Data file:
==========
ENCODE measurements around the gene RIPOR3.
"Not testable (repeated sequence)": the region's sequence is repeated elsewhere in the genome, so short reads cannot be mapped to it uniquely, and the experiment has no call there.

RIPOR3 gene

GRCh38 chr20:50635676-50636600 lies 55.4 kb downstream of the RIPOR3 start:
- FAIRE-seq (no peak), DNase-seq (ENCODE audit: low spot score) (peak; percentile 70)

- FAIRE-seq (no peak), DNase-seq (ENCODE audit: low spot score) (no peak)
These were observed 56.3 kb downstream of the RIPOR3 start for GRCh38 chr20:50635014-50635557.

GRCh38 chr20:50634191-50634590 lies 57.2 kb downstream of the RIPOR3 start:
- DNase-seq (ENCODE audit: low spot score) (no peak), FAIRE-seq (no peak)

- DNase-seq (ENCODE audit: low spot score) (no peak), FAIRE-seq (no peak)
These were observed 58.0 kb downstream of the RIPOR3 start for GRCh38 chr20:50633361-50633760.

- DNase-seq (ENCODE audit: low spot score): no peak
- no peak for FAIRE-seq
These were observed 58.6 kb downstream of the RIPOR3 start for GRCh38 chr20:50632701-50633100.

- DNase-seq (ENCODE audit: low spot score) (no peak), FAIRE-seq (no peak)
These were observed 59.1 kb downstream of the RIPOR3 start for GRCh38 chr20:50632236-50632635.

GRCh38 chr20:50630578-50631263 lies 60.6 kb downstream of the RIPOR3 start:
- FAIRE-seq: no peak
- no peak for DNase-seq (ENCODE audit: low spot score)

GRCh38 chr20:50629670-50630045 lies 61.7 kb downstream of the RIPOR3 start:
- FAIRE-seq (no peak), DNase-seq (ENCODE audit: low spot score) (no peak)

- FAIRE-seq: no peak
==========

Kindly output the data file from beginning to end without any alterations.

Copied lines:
ENCODE measurements around the gene RIPOR3.
"Not testable (repeated sequence)": the region's sequence is repeated elsewhere in the genome, so short reads cannot be mapped to it uniquely, and the experiment has no call there.

RIPOR3 gene

GRCh38 chr20:50635676-50636600 lies 55.4 kb downstream of the RIPOR3 start:
- FAIRE-seq (no peak), DNase-seq (ENCODE audit: low spot score) (peak; percentile 70)

- FAIRE-seq (no peak), DNase-seq (ENCODE audit: low spot score) (no peak)
These were observed 56.3 kb downstream of the RIPOR3 start for GRCh38 chr20:50635014-50635557.

GRCh38 chr20:50634191-50634590 lies 57.2 kb downstream of the RIPOR3 start:
- DNase-seq (ENCODE audit: low spot score) (no peak), FAIRE-seq (no peak)

- DNase-seq (ENCODE audit: low spot score) (no peak), FAIRE-seq (no peak)
These were observed 58.0 kb downstream of the RIPOR3 start for GRCh38 chr20:50633361-50633760.

- DNase-seq (ENCODE audit: low spot score): no peak
- no peak for FAIRE-seq
These were observed 58.6 kb downstream of the RIPOR3 start for GRCh38 chr20:50632701-50633100.

- DNase-seq (ENCODE audit: low spot score) (no peak), FAIRE-seq (no peak)
These were observed 59.1 kb downstream of the RIPOR3 start for GRCh38 chr20:50632236-50632635.

GRCh38 chr20:50630578-50631263 lies 60.6 kb downstream of the RIPOR3 start:
- FAIRE-seq: no peak
- no peak for DNase-seq (ENCODE audit: low spot score)

GRCh38 chr20:50629670-50630045 lies 61.7 kb downstream of the RIPOR3 start:
- FAIRE-seq (no peak), DNase-seq (ENCODE audit: low spot score) (no peak)

- FAIRE-seq: no peak